Music Career: Marley began his music career in 1963 when he formed The Wailers with Bunny Wailer, Peter Tosh, Junior Braithwaite, Beverley Kelso, and Cherry Smith, forging a distinctive songwriting and vocal style that would later resonate with audiences worldwide. The Wailers released some of the earliest reggae records with producer Lee Scratch Perry, and their single “Simmer Down” became a #1 hit in Jamaica in February 1964. After the original line-up disbanded in 1974, Marley pursued a solo career that culminated in the release of the album “Exodus” in 1977, which established his worldwide reputation and put Marley on the map as one of the world’s best-selling artists, with sales of more than 75 million albums and singles. Including his work with The Wailers, Marley released 13 studio albums (1 released posthumously) and 6 live albums, and notable singles include “Redemption Song,” “I Shot the Sheriff,” “No Woman, No Cry,” “One Love,” and “Get Up, Stand Up.” Though Marley was primarily known for reggae, his music also contained elements of ska and rocksteady, and his greatest hits album, “Legend,” is the highest-selling reggae album of all time.
Personal Life: On February 10th, 1966, Bob married Alpharita Constantia “Rita” Anderson in Kingston, Jamaica. He fathered 4 children with Rita and adopted her 2 children from previous relationships. He also had 5 children with other women. Sons Ziggy, Stephen, and Damian grew up to become Grammy-winning reggae musicians. Marley spent most of his life in Jamaica, but he relocated to London after a 1976 assassination attempt in which Bob, Rita, manager Don Taylor, and band employee Louis Griffiths were shot.
Marley was a committed Rastafari, and he expressed a profound sense of spirituality in his music. According to Marley’s biographers, he affiliated with the Twelve Tribes Mansion, one of the Mansions of Rastafari and belonged to a denomination known as Tribe of Joseph, because he was born in February (each of the twelve sects being composed of members born in a different month). Marley’s Rastafarian faith influenced his support of Pan-Africanism, the belief that Africans all over the world should be united. Bob was a vocal proponent of marijuana and believed it should be legalized. He began using marijuana in 1966 after he converted from Catholicism to the Rastafari faith, and he was arrested and fined for cannabis possession in London in 1968.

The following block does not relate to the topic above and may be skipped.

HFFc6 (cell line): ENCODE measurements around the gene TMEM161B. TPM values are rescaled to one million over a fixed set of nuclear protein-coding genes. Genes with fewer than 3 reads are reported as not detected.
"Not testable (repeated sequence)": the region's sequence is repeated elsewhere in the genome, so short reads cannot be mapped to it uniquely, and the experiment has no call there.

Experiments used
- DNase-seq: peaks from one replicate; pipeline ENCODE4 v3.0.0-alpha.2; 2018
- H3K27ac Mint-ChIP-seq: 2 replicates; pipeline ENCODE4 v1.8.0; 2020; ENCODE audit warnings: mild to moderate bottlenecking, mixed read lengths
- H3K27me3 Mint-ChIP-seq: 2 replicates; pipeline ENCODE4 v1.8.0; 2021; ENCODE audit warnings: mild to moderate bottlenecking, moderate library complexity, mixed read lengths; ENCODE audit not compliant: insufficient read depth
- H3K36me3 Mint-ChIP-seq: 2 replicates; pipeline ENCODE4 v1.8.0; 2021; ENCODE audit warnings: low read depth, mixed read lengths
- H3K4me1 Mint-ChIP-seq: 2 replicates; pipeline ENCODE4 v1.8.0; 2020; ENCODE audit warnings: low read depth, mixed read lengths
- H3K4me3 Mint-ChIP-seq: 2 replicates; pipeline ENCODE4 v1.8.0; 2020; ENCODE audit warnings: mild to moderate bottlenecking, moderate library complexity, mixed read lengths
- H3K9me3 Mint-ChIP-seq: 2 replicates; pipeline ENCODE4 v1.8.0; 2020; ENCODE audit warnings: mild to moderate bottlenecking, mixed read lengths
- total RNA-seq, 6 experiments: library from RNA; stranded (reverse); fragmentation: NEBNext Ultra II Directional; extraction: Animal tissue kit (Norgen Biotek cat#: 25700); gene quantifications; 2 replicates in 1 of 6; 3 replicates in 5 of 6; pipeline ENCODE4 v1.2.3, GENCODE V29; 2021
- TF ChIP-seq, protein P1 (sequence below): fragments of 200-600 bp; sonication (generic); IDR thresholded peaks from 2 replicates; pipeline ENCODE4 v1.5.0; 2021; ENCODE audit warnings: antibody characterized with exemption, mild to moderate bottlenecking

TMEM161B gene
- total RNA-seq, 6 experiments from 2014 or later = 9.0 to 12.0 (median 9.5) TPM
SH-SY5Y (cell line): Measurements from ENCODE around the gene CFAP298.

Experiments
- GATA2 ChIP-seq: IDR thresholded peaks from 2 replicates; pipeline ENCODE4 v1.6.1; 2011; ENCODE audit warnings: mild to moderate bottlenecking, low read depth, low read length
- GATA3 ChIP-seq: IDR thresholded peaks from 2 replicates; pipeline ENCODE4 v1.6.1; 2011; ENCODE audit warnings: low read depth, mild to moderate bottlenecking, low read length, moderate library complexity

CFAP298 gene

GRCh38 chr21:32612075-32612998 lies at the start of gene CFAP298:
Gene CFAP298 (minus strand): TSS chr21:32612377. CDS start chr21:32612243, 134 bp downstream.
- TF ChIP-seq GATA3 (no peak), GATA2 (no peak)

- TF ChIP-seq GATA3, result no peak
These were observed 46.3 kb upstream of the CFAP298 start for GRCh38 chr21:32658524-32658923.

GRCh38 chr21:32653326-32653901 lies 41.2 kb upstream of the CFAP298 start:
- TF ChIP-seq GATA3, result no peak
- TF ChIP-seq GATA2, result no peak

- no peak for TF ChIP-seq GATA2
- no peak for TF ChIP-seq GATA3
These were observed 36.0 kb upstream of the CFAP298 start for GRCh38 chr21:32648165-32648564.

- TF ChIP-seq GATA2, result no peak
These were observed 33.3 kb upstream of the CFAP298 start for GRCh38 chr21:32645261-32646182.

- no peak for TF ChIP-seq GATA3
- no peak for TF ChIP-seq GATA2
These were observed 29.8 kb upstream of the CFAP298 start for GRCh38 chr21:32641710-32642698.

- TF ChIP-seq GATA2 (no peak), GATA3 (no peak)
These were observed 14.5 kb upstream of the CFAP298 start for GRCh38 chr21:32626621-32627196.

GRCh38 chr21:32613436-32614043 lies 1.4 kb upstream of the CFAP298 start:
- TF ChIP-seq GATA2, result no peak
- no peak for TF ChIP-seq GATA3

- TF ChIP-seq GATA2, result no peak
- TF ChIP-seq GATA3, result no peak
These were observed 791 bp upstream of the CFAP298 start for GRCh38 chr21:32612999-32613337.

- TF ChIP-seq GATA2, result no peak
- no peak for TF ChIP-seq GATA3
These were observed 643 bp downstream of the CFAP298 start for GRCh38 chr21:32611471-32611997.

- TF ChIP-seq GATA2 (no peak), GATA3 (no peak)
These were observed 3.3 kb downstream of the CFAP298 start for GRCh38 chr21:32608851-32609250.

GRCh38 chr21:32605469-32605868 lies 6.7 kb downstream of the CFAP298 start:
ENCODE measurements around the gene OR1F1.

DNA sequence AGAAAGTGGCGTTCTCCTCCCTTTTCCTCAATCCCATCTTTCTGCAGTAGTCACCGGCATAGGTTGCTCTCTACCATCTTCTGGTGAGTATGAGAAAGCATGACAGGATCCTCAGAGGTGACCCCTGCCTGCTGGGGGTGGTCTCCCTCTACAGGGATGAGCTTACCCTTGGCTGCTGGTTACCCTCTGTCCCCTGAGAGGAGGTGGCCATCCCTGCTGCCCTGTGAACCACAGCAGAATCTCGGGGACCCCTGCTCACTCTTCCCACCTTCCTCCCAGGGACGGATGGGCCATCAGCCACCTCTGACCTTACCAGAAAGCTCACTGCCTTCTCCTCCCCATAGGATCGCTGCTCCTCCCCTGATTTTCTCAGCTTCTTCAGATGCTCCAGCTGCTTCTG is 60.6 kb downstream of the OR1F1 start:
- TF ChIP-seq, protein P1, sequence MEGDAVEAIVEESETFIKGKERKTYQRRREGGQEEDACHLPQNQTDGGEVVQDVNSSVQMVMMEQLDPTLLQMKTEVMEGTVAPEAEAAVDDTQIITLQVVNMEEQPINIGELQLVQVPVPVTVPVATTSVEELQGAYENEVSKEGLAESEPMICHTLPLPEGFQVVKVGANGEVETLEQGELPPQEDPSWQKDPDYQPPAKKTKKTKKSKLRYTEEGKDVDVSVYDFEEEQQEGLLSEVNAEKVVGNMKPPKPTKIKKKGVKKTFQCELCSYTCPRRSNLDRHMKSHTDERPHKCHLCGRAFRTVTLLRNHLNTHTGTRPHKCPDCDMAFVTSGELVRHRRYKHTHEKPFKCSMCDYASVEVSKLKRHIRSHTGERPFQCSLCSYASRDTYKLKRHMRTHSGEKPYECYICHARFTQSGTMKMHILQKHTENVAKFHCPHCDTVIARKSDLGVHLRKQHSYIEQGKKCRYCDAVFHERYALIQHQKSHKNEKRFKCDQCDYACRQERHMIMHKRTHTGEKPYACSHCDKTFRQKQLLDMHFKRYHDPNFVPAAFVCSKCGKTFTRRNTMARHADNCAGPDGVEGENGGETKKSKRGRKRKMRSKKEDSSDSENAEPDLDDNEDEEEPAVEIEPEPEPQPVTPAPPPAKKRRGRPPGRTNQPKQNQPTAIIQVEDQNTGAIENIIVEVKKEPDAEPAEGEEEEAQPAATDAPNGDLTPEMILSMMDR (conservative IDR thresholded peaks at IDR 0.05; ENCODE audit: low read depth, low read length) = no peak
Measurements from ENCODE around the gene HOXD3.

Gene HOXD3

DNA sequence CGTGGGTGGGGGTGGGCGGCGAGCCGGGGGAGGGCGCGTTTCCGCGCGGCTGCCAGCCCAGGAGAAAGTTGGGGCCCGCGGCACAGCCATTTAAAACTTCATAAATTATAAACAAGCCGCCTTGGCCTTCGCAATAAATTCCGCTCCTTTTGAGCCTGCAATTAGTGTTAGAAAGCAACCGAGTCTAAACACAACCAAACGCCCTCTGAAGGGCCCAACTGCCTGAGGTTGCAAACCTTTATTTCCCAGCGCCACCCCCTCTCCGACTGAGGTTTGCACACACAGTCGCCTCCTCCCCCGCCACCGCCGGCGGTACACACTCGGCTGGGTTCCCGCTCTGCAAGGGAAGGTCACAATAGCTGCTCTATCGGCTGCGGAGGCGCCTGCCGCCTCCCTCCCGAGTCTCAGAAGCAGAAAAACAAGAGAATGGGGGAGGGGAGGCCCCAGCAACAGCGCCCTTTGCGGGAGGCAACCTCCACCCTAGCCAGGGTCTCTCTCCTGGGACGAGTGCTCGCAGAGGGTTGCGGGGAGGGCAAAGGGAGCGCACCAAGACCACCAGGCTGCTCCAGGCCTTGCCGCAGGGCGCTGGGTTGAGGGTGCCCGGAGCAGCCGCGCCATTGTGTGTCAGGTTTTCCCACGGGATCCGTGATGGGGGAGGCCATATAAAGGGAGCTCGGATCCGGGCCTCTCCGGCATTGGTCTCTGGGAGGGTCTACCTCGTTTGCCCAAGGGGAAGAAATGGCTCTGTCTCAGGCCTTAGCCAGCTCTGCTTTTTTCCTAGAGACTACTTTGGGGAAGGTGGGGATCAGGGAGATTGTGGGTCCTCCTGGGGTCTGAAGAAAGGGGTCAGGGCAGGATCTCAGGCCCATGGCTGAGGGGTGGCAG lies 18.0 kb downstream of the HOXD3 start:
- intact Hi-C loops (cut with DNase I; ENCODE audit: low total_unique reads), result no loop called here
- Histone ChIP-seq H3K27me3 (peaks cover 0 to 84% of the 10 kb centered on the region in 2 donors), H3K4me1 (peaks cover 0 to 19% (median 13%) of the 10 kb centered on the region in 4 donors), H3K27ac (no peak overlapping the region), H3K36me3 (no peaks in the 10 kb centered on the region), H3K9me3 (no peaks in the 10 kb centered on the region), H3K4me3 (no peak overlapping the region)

Illness and Death: In July 1977, Marley was diagnosed with a malignant melanoma under his toenail. Marley’s doctor advised him to have his toe amputated, but Bob decided against it, due to his religious beliefs and the fact that an amputation could interfere with his ability to perform. Marley opted to have the nail and nail bed removed, and the area was covered by a skin graft from his thigh. He continued touring, and his last concert took place in Pittsburgh, Pennsylvania, on September 23, 1980. Two days earlier, he had collapsed while jogging in Central Park and discovered during a hospital visit that his cancer had spread to his brain. After trying an alternative cancer treatment at Josef Issels’ Bavarian clinic, Bob decided to return to Jamaica. His condition deteriorated during his journey, and when his plane landed in Miami, he was taken to Cedars of Lebanon Hospital in Miami (now University of Miami Hospital). On May 11, 1981, Marley died at the age of 36. His final words were “Money can’t buy life,” spoken to his son Ziggy. Marley received a state funeral in Jamaica, who later honored him with a designated Order of Merit.
Legacy: Marley was inducted into the Rock and Roll Hall of Fame in 1994, and “Time Magazine” named “Exodus” Album of the Century in 1999. In 2001, Marley received a star on the Hollywood Walk of Fame and a Grammy Lifetime Achievement Award, and in 2004, he was ranked #11 on “Rolling Stone” magazine’s list of the 100 Greatest Artists of All Time and inducted into the UK Music Hall of Fame. Bob Marley statues were erected in Kingston, Jamaica, and in Banatski Sokolac, Serbia, and Bob’s former home at 56 Hope Road in Kingston became the Bob Marley Museum in 1987.
|Net Worth:||$32 Million|
|Date of Birth:||Feb 6, 1945 – May 11, 1981 (36 years old)|
|Height:||5 ft 7 in (1.72 m)|
|Profession:||Singer, Musician, Guitarist, Songwriter|